The UK-based Joint European Torus (JET) fusion facility at Culham near Oxford has played a vital role in the development of fusion energy. However, at the end of 2023 JET will be repurposed ready for decommissioning, which will last until around 2040. The first experiment in the world with a deuterium-tritium fuel mix took place at JET in 1991. Subsequent experiments have achieved higher energy yields, and the site holds the world record for the most energy produced from a fusion experiment – 59 megajoules (MJ) during a five-second pulse.

Over its lifetime JET has delivered crucial insights into the complex mechanics of fusion, allowing scientists to plan the international fusion experiment ITER and DEMO, the demonstration fusion power plant currently under design by the European fusion community.

As JET enters its final phase, it remains committed to supporting preparations for the operation of ITER through its final experiments, before embarking on a transition to become the world’s first fusion energy machine to be repurposed and decommissioned. As well as ITER and DEMO, this will have important implications for the UK’s STEP prototype powerplant to be built at West Burton, Nottinghamshire.

JET’s history includes numerous milestones, including:

  • 1983: First plasma
  • 1984: Official opening by Her Majesty Queen Elizabeth IIFrançois Mitterrand (President of the French Republic) and Gaston Thorn (President of the European Commission)
  • 1991: First deuterium-tritium plasma created (DTE1); record 1.8 megawatts reached
  • 1997: First deuterium-tritium experiments and world record 16.1 megawatts and 21.7 megajoules
  • 2011: ITER-like metal wall installation completed
  • 2021: Second deuterium-tritium experiments (DTE2) and world record for sustained fusion energy at high power producing 59 megajoules over 5 seconds, demonstrating fusion power plant potential.

To date, JET has produced over 103,000 ‘pulses’ or plasmas. The final deuterium-tritium experiments at JET are now being completed. These DTE3 experiments focused on three key areas: plasma science, materials science and neutronics. Lee Packer, Senior Fellow in Nuclear Science and Technology at UKAEA, said:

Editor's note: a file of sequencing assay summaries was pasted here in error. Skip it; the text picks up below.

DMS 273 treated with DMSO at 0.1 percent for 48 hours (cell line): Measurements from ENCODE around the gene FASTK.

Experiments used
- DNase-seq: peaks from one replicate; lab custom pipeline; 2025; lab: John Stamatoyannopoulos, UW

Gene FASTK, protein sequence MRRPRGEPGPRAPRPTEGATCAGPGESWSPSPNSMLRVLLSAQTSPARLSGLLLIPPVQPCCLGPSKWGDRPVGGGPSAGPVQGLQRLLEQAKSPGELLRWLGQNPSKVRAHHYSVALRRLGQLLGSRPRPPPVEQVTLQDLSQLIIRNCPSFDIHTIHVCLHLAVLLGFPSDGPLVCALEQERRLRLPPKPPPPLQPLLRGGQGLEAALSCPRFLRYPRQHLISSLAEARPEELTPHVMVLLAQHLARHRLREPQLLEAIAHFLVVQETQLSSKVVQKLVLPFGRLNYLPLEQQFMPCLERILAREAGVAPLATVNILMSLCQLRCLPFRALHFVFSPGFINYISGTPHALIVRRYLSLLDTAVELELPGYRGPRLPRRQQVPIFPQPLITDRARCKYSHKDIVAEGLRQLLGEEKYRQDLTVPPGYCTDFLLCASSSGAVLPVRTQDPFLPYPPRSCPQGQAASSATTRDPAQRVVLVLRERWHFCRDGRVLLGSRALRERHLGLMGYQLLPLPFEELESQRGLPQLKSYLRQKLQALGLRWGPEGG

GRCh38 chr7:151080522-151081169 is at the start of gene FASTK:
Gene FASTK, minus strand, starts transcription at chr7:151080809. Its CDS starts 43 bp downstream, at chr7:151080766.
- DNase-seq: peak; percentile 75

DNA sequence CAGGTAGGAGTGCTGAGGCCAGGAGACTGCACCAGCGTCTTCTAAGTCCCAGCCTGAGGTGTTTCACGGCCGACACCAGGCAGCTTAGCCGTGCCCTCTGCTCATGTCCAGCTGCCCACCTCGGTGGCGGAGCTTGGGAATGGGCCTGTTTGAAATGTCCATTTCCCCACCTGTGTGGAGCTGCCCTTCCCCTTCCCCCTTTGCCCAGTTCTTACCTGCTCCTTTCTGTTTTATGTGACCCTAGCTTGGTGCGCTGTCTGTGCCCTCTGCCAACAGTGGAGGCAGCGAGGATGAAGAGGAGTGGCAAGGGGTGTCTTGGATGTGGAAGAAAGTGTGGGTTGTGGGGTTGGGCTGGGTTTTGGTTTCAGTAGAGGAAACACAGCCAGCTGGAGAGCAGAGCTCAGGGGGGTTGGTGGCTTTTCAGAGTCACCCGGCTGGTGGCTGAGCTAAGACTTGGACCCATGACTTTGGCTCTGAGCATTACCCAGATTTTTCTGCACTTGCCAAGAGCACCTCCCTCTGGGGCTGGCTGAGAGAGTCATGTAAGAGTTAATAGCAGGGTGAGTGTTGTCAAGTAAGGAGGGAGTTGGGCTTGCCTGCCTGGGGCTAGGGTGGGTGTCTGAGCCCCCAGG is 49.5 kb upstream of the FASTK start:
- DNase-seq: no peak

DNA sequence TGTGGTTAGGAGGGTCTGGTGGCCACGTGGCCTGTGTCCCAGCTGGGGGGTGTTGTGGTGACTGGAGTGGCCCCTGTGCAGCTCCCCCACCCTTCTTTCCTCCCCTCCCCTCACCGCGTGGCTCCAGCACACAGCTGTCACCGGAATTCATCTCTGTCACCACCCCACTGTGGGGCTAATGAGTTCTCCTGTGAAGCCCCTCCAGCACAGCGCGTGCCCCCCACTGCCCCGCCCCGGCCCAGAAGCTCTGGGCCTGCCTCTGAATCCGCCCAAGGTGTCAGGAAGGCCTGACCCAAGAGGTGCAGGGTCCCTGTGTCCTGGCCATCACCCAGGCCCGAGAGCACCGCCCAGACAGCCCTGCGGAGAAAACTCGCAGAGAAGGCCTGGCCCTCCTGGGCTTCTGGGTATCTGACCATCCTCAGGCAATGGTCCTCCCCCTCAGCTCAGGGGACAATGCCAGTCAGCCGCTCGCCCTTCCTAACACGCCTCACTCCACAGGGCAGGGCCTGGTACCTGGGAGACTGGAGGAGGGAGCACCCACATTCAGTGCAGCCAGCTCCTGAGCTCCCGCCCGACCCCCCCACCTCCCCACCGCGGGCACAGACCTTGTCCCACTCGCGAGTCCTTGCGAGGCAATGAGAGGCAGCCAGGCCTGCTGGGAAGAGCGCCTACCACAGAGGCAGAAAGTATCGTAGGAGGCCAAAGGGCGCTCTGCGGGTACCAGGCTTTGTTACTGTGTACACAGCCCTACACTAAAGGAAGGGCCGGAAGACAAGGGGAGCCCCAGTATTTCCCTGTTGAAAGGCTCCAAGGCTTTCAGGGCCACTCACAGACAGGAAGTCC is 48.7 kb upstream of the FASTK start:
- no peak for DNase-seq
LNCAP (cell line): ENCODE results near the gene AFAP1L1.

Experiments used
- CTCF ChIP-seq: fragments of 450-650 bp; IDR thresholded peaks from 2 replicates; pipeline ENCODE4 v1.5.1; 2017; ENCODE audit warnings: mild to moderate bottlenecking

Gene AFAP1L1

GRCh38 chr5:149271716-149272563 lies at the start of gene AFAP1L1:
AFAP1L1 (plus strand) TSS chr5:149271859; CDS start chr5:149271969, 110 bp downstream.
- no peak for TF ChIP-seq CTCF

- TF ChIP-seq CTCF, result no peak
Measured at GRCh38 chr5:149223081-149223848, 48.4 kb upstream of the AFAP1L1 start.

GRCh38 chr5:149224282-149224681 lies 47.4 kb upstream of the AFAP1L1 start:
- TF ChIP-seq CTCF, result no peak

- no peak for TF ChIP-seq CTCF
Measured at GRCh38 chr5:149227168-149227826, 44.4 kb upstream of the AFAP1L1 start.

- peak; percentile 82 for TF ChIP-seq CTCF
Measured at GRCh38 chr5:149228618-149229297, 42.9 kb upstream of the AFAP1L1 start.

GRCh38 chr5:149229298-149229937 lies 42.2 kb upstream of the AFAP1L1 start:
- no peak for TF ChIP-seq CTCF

“JET’s final deuterium-tritium (DTE3) experiments will see unique and valuable research conducted by this collaboration in various crucial areas, particularly so in the field of neutronics, essential to understand to ensure the sustainability and cost-effectiveness of the technologies needed for fusion machines.

“Understanding how electronic components react to the characteristic neutron-rich environment presented by fusion is one such example, as it can influence how those components are designed, protected and incorporated within future fusion machines. The resulting data and learnings from these experiments are expected to be applicable across the fusion sector… and adjacent industries that need to use electronics in extreme environments.”

Decommissioning of JET will also provide valuable information for the fusion community. "The decommissioning will look at analysing what has happened to the [reactor] materials and how they have changed. This will help better maintain other fusion sites," said Fernanda Rimini, JET Senior Exploitation Manager.

The UK has now pulled out of the ITER project and the UK government has committed to spending £650m ($798m) on an alternative UK fusion programme between now and 2027including the new STEP prototype fusion energy plant.

Image: The JET tokamak reactor